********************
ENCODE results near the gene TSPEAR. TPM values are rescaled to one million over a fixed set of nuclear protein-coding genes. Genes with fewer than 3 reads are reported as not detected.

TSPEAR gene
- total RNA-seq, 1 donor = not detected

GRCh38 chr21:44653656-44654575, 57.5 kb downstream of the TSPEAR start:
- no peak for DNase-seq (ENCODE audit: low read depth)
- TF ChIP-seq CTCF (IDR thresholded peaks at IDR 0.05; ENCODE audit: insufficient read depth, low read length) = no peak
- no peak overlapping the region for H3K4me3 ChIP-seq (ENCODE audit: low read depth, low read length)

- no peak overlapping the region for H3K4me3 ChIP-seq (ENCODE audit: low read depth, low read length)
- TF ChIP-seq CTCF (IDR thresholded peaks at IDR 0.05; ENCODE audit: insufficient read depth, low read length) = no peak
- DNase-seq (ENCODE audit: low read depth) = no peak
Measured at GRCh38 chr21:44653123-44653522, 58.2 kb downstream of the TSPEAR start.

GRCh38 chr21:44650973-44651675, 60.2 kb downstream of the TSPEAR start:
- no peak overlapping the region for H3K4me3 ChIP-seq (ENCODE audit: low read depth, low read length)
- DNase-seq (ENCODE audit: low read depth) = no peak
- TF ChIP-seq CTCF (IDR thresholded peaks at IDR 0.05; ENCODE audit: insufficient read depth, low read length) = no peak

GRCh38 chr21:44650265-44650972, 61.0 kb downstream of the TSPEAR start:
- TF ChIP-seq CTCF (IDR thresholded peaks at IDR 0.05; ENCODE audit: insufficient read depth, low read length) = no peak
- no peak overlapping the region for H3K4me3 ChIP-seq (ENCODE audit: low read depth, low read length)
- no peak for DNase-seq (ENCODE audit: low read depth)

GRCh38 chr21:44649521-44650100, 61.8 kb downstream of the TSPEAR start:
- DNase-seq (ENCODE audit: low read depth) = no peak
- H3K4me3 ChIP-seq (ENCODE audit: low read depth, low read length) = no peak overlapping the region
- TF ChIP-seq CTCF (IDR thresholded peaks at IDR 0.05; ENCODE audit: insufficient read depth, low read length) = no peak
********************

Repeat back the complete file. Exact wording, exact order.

ENCODE results near the gene TSPEAR. TPM values are rescaled to one million over a fixed set of nuclear protein-coding genes. Genes with fewer than 3 reads are reported as not detected.

TSPEAR gene
- total RNA-seq, 1 donor = not detected

GRCh38 chr21:44653656-44654575, 57.5 kb downstream of the TSPEAR start:
- no peak for DNase-seq (ENCODE audit: low read depth)
- TF ChIP-seq CTCF (IDR thresholded peaks at IDR 0.05; ENCODE audit: insufficient read depth, low read length) = no peak
- no peak overlapping the region for H3K4me3 ChIP-seq (ENCODE audit: low read depth, low read length)

- no peak overlapping the region for H3K4me3 ChIP-seq (ENCODE audit: low read depth, low read length)
- TF ChIP-seq CTCF (IDR thresholded peaks at IDR 0.05; ENCODE audit: insufficient read depth, low read length) = no peak
- DNase-seq (ENCODE audit: low read depth) = no peak
Measured at GRCh38 chr21:44653123-44653522, 58.2 kb downstream of the TSPEAR start.

GRCh38 chr21:44650973-44651675, 60.2 kb downstream of the TSPEAR start:
- no peak overlapping the region for H3K4me3 ChIP-seq (ENCODE audit: low read depth, low read length)
- DNase-seq (ENCODE audit: low read depth) = no peak
- TF ChIP-seq CTCF (IDR thresholded peaks at IDR 0.05; ENCODE audit: insufficient read depth, low read length) = no peak

GRCh38 chr21:44650265-44650972, 61.0 kb downstream of the TSPEAR start:
- TF ChIP-seq CTCF (IDR thresholded peaks at IDR 0.05; ENCODE audit: insufficient read depth, low read length) = no peak
- no peak overlapping the region for H3K4me3 ChIP-seq (ENCODE audit: low read depth, low read length)
- no peak for DNase-seq (ENCODE audit: low read depth)

GRCh38 chr21:44649521-44650100, 61.8 kb downstream of the TSPEAR start:
- DNase-seq (ENCODE audit: low read depth) = no peak
- H3K4me3 ChIP-seq (ENCODE audit: low read depth, low read length) = no peak overlapping the region
- TF ChIP-seq CTCF (IDR thresholded peaks at IDR 0.05; ENCODE audit: insufficient read depth, low read length) = no peak